A new report cites the devastating impact of the Trump administration’s “Protecting Life in Global Health Assistance” policy. In January 2017 Trump instituted his version of the so-called Mexico City Policy, otherwise known by its critics as the “global gag rule,” or GGR, which essentially blocks US federal funding for international organizations that provide counseling, referrals or services for abortion in low-income nations.
The report, “Prescribing Chaos in Global Health: The Global Gag Rule from 1984-2018,” was released Tuesday by the Center for Health and Gender Equity (CHANGE). CHANGE President Serra Sippel wrote in a letter accompanying the report that Trump’s expanded policy “has had immediate, direct, and potentially devastating ramifications, not only for women’s health, but for all health services for women, men and children.”
The policy, which applies to $9 billion in funds appropriated to multiple government agencies, is having the effect of shutting down funding to some nongovernmental organizations that served as the sole source of health care in developing countries especially hard hit by sexually transmitted diseases and unintended pregnancies.
Rather than limiting abortions, the policy will have the effect of increasing unsafe abortions as well as reducing access to contraceptives, wellness checkups and treatments for deadly diseases.
President Ronald Reagan originally imposed the gag rule in 1984 at the international conference on population in Mexico City. The policy dictates that all non-governmental organizations operating abroad who wish to receive federal funding from the US must refrain from performing, advising on or endorsing abortion as a method of family planning. Since Reagan imposed the policy, support for it has followed party lines. It was rescinded in 1993 by Bill Clinton, reinstated by George W. Bush in 2001, to be rescinded again by the Obama administration in 2009.
International organizations affected by the GGR are left in a predicament as future US administrations’ hostility to family planning leads to reluctance on the part of non-governmental organizations to enter into an agreement with the US, as they may be deemed ineligible for funding in the future.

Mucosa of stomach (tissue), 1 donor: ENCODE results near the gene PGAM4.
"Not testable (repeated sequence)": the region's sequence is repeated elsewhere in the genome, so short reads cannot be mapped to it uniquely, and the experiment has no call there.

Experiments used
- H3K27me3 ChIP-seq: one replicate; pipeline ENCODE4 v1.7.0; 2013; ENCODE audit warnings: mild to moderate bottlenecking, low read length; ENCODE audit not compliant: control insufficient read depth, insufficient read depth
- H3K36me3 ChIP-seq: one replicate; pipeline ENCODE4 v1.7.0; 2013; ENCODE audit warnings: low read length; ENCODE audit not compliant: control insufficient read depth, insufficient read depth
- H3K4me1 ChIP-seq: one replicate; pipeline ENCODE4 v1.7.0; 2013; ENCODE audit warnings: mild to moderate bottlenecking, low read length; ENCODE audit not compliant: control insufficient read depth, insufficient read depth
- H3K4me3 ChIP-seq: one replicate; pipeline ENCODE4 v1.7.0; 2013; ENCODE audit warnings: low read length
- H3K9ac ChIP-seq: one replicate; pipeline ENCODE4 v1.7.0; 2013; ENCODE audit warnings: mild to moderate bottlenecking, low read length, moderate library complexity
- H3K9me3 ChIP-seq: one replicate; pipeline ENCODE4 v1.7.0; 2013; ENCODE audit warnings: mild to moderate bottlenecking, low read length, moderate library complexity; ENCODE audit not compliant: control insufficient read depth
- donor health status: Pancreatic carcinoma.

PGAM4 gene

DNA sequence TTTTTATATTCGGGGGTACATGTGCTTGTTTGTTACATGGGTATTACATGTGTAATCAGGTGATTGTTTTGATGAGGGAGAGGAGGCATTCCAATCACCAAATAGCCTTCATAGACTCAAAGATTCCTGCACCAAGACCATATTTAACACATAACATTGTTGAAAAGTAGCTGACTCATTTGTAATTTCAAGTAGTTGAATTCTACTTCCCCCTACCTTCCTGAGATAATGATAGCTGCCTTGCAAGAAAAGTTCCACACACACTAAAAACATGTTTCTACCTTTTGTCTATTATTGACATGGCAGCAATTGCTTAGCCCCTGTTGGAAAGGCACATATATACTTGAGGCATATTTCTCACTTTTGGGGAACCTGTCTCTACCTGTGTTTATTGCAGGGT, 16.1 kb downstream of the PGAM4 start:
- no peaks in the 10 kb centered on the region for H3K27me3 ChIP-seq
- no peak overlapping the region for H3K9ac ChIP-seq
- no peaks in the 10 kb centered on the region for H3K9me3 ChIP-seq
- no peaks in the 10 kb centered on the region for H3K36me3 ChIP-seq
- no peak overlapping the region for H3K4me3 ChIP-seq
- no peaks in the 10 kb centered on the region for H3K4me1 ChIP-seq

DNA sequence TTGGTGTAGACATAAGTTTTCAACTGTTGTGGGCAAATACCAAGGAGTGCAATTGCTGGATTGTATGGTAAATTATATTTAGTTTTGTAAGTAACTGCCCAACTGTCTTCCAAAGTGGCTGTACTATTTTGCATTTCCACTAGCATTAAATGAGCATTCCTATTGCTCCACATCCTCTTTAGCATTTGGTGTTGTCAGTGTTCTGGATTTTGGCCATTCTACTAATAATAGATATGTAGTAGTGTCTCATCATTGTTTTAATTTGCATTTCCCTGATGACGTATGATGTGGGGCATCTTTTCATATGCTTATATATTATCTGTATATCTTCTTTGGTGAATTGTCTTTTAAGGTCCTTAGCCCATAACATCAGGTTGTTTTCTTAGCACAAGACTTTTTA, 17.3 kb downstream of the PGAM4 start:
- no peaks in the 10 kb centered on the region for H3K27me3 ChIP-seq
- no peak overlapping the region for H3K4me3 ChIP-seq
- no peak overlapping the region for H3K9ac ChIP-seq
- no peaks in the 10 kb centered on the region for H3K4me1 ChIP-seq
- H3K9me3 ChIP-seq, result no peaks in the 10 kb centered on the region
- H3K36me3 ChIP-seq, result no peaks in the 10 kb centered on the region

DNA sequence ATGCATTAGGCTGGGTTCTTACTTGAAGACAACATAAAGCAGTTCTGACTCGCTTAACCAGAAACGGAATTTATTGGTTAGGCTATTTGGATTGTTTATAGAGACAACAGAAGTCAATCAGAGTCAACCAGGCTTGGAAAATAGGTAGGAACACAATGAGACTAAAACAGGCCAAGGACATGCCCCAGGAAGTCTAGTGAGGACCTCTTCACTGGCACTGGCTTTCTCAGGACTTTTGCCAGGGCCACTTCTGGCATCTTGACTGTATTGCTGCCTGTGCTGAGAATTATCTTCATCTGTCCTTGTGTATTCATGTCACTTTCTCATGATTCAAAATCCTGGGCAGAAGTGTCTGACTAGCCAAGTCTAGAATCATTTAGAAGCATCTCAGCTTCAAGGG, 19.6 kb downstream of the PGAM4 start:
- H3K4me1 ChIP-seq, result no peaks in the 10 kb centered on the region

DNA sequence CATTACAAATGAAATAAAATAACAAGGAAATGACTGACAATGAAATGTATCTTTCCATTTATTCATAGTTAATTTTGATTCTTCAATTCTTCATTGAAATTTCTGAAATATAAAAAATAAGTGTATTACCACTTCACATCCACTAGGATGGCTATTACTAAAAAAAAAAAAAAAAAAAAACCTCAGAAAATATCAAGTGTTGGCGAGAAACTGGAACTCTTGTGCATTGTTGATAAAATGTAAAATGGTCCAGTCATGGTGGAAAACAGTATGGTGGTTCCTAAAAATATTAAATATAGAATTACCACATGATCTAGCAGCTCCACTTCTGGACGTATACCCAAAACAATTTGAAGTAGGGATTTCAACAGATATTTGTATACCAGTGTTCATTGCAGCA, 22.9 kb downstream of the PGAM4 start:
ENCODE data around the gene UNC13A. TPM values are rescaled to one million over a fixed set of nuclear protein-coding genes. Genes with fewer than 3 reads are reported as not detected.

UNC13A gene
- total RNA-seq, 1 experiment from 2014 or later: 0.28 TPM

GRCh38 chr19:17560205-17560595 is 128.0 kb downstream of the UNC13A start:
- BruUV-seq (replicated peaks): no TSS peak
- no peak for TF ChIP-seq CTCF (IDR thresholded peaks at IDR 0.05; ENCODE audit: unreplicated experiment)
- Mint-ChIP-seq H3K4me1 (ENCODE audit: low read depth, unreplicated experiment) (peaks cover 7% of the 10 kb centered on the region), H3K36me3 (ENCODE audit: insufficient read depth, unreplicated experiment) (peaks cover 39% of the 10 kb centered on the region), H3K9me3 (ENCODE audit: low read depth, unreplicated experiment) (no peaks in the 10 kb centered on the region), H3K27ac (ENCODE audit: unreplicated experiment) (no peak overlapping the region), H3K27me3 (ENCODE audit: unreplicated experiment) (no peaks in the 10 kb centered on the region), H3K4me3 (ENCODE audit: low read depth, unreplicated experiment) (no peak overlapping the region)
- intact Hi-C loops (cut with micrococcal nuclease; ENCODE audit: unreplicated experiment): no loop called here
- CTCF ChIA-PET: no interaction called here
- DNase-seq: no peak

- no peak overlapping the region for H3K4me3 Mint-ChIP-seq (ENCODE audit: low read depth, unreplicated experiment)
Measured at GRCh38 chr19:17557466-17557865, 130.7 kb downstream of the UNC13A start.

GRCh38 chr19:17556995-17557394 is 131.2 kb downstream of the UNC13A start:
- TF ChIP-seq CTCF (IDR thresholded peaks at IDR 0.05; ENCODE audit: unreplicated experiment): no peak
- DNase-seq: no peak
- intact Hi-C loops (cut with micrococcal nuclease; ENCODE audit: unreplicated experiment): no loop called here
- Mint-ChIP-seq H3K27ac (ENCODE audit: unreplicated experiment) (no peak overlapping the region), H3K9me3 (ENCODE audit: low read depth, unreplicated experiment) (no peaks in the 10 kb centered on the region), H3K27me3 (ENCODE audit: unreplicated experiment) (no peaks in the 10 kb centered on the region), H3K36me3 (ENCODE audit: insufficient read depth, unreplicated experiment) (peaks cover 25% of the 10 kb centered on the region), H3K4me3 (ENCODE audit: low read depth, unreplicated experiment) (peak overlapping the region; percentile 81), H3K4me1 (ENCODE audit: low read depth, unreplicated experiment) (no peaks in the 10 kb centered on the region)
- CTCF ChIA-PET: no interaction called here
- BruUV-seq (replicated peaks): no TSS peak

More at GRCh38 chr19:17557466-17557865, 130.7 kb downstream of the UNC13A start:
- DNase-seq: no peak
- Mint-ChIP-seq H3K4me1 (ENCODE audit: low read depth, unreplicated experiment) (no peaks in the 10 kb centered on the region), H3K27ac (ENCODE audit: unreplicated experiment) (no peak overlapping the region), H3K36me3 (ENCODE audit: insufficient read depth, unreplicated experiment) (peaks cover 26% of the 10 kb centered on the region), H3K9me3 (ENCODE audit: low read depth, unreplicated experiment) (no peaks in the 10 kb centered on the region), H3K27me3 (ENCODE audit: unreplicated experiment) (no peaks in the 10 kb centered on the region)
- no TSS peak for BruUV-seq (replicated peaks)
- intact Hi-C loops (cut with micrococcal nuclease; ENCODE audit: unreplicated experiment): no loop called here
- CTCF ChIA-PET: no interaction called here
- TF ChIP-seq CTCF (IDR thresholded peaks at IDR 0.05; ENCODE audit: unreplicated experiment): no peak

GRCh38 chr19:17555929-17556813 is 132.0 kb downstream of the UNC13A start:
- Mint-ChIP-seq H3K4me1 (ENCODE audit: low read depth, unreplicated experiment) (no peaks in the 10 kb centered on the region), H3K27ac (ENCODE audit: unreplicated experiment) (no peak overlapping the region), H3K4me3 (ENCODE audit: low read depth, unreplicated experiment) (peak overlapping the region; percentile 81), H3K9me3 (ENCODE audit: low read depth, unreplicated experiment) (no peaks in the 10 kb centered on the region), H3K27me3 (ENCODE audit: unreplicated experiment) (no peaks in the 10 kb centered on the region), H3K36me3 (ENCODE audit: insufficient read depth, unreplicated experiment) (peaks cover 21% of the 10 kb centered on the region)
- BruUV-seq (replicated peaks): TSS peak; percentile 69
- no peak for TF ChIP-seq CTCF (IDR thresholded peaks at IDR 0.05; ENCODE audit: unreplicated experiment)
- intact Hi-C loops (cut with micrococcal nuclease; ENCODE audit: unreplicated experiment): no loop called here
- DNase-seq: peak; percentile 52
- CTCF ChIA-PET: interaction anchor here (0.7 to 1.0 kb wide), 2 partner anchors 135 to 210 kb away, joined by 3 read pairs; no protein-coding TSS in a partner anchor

Lack of access to contraception
It is estimated that 225 million women worldwide want access to modern contraception, but lack the means to obtain it. There are 56 million annual abortions globally, and nearly half pose some threat to the health or life of the woman. The majority of unsafe abortions are performed in low-income nations in Africa, Asia, and Latin America. According to Unparalleled Leadership and Impact (PAI), “No other donor can match the US’s longstanding leadership and technical expertise on family planning to easily fill the void left by the withdrawal of and restrictions on US assistance.”
In 1973, the Helms amendment to the Foreign Assistance Act banned all US assistance and funds for abortion services. The imposition of the GGR policy further restricted private organizations in other countries from engaging in discourse on public policy on the issue of abortions even though such actions would be considered legal in their country. Even if their country allowed for family planning assistance and permitted abortion referrals and services, the gag rule demands that these organizations abide by the restrictive US policies if they choose to accept US funds. Where previously non-US funds could be used to pay for such services, the Mexico City Policy prohibits such distinctions.